Live, From San Ramon, California: DunDraCon Report


Bob, Here’s the “live” update column, as promised — happy Washington’s Birthday, and I’ll be back in Chicago and in regular email contact Tuesday late at night if you need anything from me. Thanks, Ken OUT OF THE BOX by Kenneth Hite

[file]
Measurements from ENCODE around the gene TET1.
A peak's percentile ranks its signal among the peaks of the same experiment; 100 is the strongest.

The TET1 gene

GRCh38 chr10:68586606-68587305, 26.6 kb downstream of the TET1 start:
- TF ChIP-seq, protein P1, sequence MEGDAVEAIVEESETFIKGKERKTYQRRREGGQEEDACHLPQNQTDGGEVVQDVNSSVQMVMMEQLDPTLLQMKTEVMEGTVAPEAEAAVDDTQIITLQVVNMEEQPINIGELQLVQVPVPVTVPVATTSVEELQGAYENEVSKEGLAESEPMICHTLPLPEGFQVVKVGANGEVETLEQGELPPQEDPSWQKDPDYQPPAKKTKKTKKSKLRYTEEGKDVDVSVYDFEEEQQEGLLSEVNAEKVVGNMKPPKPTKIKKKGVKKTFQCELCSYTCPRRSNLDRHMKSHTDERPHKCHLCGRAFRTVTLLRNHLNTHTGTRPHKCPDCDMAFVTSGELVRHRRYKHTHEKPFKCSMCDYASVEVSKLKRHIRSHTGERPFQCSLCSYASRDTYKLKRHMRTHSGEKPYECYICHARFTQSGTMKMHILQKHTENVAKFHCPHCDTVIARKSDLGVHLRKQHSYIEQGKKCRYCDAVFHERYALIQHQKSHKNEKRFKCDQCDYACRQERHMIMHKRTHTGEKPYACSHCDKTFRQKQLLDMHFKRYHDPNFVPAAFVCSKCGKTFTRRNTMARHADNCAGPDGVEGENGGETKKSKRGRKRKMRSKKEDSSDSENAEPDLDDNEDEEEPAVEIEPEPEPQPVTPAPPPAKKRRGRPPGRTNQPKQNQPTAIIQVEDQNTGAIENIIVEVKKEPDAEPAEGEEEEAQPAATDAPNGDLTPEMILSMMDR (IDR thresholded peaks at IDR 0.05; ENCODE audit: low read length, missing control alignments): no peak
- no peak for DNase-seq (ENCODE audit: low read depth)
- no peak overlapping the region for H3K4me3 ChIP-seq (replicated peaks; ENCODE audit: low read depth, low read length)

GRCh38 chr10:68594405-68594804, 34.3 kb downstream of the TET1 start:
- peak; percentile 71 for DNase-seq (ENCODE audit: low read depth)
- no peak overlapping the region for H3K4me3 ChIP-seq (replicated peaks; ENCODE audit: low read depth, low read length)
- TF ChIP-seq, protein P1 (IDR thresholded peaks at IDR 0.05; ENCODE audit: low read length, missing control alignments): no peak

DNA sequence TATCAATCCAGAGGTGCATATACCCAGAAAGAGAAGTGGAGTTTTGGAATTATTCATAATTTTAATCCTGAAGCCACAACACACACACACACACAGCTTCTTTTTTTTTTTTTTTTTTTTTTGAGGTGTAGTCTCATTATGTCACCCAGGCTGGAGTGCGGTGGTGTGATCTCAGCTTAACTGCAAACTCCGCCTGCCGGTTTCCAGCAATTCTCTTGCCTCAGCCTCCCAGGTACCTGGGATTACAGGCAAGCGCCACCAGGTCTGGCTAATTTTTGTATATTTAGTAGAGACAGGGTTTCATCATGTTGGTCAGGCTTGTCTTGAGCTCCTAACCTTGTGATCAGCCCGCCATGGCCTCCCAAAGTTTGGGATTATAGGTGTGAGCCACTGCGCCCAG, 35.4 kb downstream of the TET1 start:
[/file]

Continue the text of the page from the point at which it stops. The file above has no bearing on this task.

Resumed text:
Go ahead, DunDraCon. As I type these words, I’m sitting in a hotel room in nondescript San Ramon, California, just a hop, skip, and a jump from the beautiful San Francisco “Bay Area,” as they say hereabouts. DunDraCon is a gamer’s game convention; there’s several rooms of programmed events, two big open gaming rooms, three dealer’s rooms (in one of which I got a somewhat beat-up but still unpunched copy of the old Avalon Hill boardgame Blackbeard!), a full track of gaming seminars well attended, and Official Game Company Presences from Hogshead Games, Hero Games/ (promoting its new edition of Champions: the New Millennium), Cheapass Games, Green Ronin Publishing (which has a flier out announcing its upcoming Spaceship Zero RPG, the first RPG ever based on a surf-punk album), Wicked Press (test-running John Wick’s upcoming bandwagon D20 D&D adventure), Flying Buffalo Inc., Gold Rush Games, and the mighty congeries of companies lurking in the Wizard’s Attic []. Speaking of which, the upcoming D20 Elric sourcebook from Chaosium, Dragon Lords of Melnibone will possibly be the best-looking Chaosium book in the last four years. In short, if you’re a Northern California gamer, or like me a Midwestern gamer looking for a reason to leave the Midwest in February, you can do considerably worse than to fly out here over President’s Day weekend and join our happy throng, which a quick eyeball count would put in the middle hundreds. As far as industry news I’ve picked up out here, I’ve heard that Wizards of the Coast has a big announcement coming up at GAMA regarding its new miniatures game (maybe the name Crucible is available again); Hero Games has the Witchblade license, for people whose concept of “fantasy roleplaying” is more robust than some; and did I mention the D20 bandwagon? I also stopped in at my unrequited loves at Chaosium to see the new offices, which look less like a Mob family trucking operation and more like a carpet cleaning franchise gone horribly wrong. I also stopped in at Berkeley/Top Line distribution for an up-close look at a Real Distributor ™, but the guy who runs it was not there, so I just wandered around getting fingerprints on all the new product, and hearing exciting horror stories of miscollated Lord of the Rings boardgames. Perhaps from this visit will come a new day of understanding for distributors everywhere and an end to the cheap slams they get in my column. Or maybe not. And, for those wondering if I’m still a Real Writer ™, the bar at the Marriott is overpriced and the bartenders are very, very sadistic to innocent drinkers of the rainbow. Pure Blue Curacao is just a very, very bad idea. Although I’m chalking it up to “research” for my upcoming revision of GURPS Horror. Time to Make the Chrononauts